Kotor, Montenegro bears a truly impressive setting and a mind-boggling, complex history. I’ll admit (same song, second verse) to not knowing anything at all about the city or the region prior to our grand overland experiment. Each new visit to a place inspires research and learning (same song, third verse?), and here’s the smattering I’ve pieced together about this corner of the world:
Ancient Roman roots. Medieval fortifications. Occupation by The First Macedonian Empire.
Allegiances with Ragusa (modern day Dubrovnik), followed by competitive commerce with Ragusa and the Republic of Venice, then periods of finding itself beneath the umbrella of Venetian Albania, under the thumb of the Ottoman Empire, and then subject to the Hapsburg Monarchy.
Just when it couldn’t sound more confusing, there’s a flurry of French, Italian, and Russian rule followed by British capture in the early 1800s, then a brief restoration to the Austrian Empire, followed by political chaos of World War I, and the eventual inclusion of Kotor into shape-shifting Yugoslavia. Since revolution in Montengro and the dismembering of Yugoslavia in the late 1980s, Kotor has hung its weary head a bit.
Earthquake damage to the city and its old walls and fortifications and economic troubles tied to a burdened (and arguably disincentivized) youth have seen the community of Kotor and the surroundings grow stagnant over the past two decades.
Twenty-first century tourism continues marking the ancient city. Cruise ships anchor in the port, and floods of eager shoppers and diners comb through the narrow streets, and shop owners set their clocks by the sound of the gangway hitting land.
Wildflowers making temporary homes in cracks and fissures of the Old Town walls…
Our two-night stay in an apartment in old town was a perfect window into modern day life mixed with historical ruins in the ancient city.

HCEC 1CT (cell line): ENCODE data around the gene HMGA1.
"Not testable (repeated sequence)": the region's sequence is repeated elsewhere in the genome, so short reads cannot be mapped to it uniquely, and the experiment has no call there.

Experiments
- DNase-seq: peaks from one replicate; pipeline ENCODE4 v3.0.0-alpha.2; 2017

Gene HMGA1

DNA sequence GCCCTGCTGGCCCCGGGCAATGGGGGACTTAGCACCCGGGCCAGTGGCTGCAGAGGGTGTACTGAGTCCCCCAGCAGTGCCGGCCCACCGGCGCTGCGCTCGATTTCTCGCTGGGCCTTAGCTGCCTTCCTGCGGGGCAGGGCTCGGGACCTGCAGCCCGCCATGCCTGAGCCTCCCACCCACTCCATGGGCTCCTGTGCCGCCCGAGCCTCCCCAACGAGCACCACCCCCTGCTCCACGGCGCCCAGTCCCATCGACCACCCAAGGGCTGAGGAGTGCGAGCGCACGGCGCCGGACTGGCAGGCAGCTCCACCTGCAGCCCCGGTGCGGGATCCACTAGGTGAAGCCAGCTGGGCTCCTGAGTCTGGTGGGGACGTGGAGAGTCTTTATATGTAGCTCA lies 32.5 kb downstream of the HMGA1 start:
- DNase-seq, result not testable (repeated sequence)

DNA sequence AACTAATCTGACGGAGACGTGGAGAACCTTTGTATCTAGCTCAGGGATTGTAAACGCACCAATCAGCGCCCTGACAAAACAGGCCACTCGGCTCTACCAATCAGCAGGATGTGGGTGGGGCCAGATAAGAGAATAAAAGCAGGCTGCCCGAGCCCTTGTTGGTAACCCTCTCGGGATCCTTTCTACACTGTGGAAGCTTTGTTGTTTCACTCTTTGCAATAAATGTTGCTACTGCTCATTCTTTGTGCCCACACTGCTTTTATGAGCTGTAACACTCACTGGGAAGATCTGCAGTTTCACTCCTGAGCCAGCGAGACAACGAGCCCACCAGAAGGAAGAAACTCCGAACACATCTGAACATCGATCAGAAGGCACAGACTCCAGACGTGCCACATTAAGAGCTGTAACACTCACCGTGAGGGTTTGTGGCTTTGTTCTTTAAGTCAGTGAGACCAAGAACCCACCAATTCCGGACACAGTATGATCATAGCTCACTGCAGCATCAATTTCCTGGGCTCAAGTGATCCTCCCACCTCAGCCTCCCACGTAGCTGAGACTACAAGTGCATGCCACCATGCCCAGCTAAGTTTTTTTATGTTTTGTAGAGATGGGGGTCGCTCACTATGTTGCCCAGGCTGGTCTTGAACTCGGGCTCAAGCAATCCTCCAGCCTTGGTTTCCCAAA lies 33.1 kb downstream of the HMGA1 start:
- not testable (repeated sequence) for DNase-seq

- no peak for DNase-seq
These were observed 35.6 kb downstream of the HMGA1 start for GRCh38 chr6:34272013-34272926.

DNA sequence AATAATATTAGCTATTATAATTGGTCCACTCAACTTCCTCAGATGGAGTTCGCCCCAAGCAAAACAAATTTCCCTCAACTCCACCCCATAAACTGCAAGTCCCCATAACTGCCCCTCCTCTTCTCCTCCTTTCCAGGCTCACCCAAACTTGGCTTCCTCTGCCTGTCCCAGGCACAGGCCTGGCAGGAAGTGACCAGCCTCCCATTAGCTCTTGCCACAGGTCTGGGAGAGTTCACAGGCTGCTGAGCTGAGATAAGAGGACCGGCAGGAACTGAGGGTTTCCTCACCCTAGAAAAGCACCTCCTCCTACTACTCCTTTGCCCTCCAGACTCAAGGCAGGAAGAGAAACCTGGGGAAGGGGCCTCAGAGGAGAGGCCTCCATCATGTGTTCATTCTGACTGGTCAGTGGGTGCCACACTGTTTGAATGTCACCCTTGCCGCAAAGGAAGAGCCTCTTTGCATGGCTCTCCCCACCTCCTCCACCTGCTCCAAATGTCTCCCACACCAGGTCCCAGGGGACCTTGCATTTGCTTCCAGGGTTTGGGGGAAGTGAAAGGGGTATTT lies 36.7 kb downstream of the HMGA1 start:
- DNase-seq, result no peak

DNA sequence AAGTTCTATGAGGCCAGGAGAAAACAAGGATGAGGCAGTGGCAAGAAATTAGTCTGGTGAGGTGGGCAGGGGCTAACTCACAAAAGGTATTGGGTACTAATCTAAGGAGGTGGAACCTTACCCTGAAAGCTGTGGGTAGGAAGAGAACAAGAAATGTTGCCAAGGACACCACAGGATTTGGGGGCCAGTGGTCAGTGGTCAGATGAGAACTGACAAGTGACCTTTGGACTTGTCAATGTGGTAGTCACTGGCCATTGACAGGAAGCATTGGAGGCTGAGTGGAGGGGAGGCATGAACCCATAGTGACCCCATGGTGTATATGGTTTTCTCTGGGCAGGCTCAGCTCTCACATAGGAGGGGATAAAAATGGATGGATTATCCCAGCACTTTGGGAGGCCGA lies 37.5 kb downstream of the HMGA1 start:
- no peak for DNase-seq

As overland travelers, we arrived by late-night bus after winding around hairpin curves along the Bay of Kotor, breathing thick fumes of second hand smoke from a reckless driver, and feeling just a bit woozy from road sickness. We lugged our bags by moonlight from the bus station back to the main road, along the old walls, and toward the short little shadow of a woman waiting underneath the streetlight.
Met our landlady, Mira, at the Old Town gate. She’s a kick! Orange hair and an orange sweater to match her orange couch and orange blankets. Love meeting these characters on the road. – Daily Travel Journal Day 148
The following morning, Mira pointed us on our way, and we spend two days wandering the crooked, narrow streets, avoiding the Thursday cruise ship throngs, and shopping at the veggie market for meal and snack supplies.
Enjoy a peek at our wanderings, and be sure to see the bottom for Ted’s olive heaven find.
Finding figs and cherries in the open market just outside the old city walls
At the end of our market shopping, we met Elmer a passionate grower and purveyor of fine olives. Ted was in absolute heaven as Elmer gave us samples of his mother’s homemade feta cheese and his artisan olives, and when the time came to buy, the prices were incredible. A generous mixed bag for the equivalent of a dollar or two. With the selection of fourteen olive cures and blends, we could’ve stayed for weeks and Ted still wouldn’t have had his fill…and we wouldn’t have been anywhere near close to breaking the bank.
A few hours later, we found Elmer walking through the Old City gate, and he recognized us from the morning and invited us for coffee.
Two hours later, we were still sitting in the cafe, listening to his stories of commitment to pure, natural olives, to high standards of agriculture, and to preserving the traditions at risk of being lost…
Elmer has fielded requests for export from several spots around the world, but his primary effort is keeping to a manageable scale and selling his artisan olives at local markets and to local companies. He did offer, though, to send us guidance if we ever wanted to take up olive farming in America. (Who knows? Could just be a divine appointment.)
For the meanwhile, this little corner of the world will continue to evolve and change shape with the comings and goings of visitors and the innovations of residents. So lovely to meet the place, taste the flavors, and spend time with fascinating people in a place we’d once never known and will now never forget.
For more learning, read up on Kotor’s UNESCO World Heritage Site Status.
This post is part of a series on our “Choose Your Own Adventure” travel through Eastern Europe: Croatia through Bosnia, Montenegro, Kosovo, Macedonia, Greece, and Cyprus on to Lebanon. Otherwise known as “junior high geography songs come to life.”
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